« US margin excess confined to financials | Main | US labour market improvement on track (continued) »

Dow six-bear comparison: further update

Posted on Tuesday, June 8, 2010 at 12:51PM by Registered CommenterSimon Ward | CommentsPost a Comment

A prior post presented a comparison of the rebound in the Dow Industrials index from its trough in March 2009 with recoveries after the six largest twentieth-century bear markets, excluding the devastating 1929-32 decline. These bears involved index falls of 45-52%, similar to the 54% drop over October 2007-March 2009. (Prices slumped by 89% over September 1929-July 1932.)

At the time of the earlier post, the Dow had moved down to converge with the "six-bear average" of these earlier recoveries. With liquidity conditions for markets having deteriorated, a fall into the lower half of the historical range seemed likely in the short term, although a significant undershoot of the average might present a buying opportunity.

Updating the analysis, yesterday's Dow close was 8% below the six-bear mean and 1% above the bottom of the historical range – see chart.

Examining the six components, the recovery since March 2009 bears the strongest resemblance to the rebound after the January 1906-November 1907 decline. The Dow was mostly above the six-bear average during the early stages of this revival but a significant correction set in after about a year, echoing recent market weakness.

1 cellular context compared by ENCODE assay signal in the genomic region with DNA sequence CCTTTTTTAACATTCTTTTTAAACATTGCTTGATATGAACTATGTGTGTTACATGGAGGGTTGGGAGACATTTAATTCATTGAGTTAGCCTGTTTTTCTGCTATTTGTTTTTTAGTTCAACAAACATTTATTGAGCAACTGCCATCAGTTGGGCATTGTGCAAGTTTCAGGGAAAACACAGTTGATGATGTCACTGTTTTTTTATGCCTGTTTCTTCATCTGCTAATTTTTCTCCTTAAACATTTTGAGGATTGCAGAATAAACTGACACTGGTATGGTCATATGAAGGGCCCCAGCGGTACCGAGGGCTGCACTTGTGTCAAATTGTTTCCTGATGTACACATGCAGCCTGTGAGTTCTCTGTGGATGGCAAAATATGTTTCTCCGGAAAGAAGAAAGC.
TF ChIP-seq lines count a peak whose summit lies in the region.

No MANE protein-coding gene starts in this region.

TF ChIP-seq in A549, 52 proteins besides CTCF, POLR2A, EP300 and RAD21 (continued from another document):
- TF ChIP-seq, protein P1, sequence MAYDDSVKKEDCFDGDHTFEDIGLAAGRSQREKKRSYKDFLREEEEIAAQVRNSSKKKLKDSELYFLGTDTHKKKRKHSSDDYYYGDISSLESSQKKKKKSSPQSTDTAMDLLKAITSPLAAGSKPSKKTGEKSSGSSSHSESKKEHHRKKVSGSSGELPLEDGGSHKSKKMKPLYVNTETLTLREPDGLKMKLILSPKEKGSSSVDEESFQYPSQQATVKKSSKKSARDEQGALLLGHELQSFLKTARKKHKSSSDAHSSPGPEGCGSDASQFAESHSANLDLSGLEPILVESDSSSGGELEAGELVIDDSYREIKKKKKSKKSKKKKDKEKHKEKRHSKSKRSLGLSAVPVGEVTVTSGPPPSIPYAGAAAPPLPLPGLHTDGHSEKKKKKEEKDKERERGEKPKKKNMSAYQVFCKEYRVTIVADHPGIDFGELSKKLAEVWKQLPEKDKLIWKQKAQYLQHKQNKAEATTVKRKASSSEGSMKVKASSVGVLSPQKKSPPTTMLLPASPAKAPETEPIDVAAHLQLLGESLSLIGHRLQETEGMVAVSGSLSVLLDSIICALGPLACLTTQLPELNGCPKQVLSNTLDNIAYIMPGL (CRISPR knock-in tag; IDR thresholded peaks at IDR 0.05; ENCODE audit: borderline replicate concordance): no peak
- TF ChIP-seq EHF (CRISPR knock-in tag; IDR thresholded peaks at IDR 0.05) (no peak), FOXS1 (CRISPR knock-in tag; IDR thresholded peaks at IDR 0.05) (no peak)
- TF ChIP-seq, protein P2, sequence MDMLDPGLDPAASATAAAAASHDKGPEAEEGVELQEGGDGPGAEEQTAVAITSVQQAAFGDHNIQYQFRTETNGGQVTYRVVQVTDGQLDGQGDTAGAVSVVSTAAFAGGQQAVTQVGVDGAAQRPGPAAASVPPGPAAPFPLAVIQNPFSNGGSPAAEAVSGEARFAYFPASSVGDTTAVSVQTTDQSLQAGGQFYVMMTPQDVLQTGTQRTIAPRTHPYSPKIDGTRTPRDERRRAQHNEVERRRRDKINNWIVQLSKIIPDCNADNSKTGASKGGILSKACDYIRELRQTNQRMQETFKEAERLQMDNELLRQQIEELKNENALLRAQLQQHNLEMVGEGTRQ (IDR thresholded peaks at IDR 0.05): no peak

Like the recent bear, the January 1906-November 1907 decline was associated with a credit bust and financial panic that drained liquidity from markets. Both crises climaxed with the failure of a major bank – the Knickerbocker Trust Company in October 1907, Lehman Brothers in September 2008 – and a subsequent decisive "official" rescue effort (co-ordinated by J P Morgan in 1907, before the institution of the Federal Reserve). The economic consequences were similar, with a severe one-year recession in industrial output followed by a strong rebound.

Relative to the bear-market trough, the Dow is currently very close to its level at the same stage of the post-November-1907 recovery – see chart. On that occasion, prices were reaching a low and rallied by more than 20% over the following six months.

The "six-bear" evidence, therefore, suggests that market weakness will abate. Resumption of an uptrend, however, requires an improvement in liquidity indicators.

PrintView Printer Friendly Version

EmailEmail Article to Friend

Reader Comments

There are no comments for this journal entry. To create a new comment, use the form below.

PostPost a New Comment

Enter your information below to add a new comment.
Author Email (optional):
Author URL (optional):
Some HTML allowed: <a href="" title=""> <abbr title=""> <acronym title=""> <b> <blockquote cite=""> <code> <em> <i> <strike> <strong>